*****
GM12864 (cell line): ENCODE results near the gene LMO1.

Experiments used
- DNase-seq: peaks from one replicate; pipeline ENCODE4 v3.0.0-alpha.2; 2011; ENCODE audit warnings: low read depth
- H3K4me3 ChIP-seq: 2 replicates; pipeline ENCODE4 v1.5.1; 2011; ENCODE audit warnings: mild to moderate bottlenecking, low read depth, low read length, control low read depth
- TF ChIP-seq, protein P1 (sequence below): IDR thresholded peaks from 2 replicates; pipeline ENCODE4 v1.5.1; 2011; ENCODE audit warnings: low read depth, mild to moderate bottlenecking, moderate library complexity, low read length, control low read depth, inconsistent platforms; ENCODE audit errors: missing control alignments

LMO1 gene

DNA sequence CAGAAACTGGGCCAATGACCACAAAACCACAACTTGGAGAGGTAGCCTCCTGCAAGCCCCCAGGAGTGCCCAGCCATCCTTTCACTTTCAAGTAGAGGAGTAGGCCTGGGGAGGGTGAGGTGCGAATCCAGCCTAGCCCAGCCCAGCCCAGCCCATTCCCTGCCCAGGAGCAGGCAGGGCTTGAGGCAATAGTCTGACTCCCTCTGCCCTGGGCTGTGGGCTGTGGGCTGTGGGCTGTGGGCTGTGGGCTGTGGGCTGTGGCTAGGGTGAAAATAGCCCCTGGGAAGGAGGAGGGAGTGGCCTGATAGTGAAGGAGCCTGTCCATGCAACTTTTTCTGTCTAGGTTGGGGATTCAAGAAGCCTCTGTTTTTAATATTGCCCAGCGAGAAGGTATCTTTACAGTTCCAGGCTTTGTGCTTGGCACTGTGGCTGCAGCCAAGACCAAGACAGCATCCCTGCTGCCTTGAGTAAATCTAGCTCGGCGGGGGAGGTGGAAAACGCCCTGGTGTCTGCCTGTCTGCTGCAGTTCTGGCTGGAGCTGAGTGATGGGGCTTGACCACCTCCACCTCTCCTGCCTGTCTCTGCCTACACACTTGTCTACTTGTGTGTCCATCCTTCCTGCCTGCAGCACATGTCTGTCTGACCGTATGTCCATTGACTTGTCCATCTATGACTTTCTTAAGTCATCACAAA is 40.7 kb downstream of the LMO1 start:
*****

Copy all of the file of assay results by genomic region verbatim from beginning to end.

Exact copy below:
GM12864 (cell line): ENCODE results near the gene LMO1.

Experiments used
- DNase-seq: peaks from one replicate; pipeline ENCODE4 v3.0.0-alpha.2; 2011; ENCODE audit warnings: low read depth
- H3K4me3 ChIP-seq: 2 replicates; pipeline ENCODE4 v1.5.1; 2011; ENCODE audit warnings: mild to moderate bottlenecking, low read depth, low read length, control low read depth
- TF ChIP-seq, protein P1 (sequence below): IDR thresholded peaks from 2 replicates; pipeline ENCODE4 v1.5.1; 2011; ENCODE audit warnings: low read depth, mild to moderate bottlenecking, moderate library complexity, low read length, control low read depth, inconsistent platforms; ENCODE audit errors: missing control alignments

LMO1 gene

DNA sequence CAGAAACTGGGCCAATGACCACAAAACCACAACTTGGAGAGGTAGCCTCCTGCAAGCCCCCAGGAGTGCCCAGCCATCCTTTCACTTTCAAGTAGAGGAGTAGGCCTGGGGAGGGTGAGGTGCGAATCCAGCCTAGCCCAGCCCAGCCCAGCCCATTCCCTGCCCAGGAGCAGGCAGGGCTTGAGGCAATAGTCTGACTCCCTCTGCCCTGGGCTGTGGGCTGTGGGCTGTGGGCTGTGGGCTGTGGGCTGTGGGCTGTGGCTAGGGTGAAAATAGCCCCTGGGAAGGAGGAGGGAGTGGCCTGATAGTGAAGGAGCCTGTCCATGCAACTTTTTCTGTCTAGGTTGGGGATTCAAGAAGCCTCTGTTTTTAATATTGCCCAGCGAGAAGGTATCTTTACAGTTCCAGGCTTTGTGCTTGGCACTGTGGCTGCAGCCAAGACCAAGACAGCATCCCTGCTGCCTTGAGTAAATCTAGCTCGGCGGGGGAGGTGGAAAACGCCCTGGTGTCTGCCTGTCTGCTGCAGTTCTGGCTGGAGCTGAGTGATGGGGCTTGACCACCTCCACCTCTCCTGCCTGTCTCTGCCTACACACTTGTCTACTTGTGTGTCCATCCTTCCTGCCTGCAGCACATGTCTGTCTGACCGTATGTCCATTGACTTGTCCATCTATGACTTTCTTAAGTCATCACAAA is 40.7 kb downstream of the LMO1 start: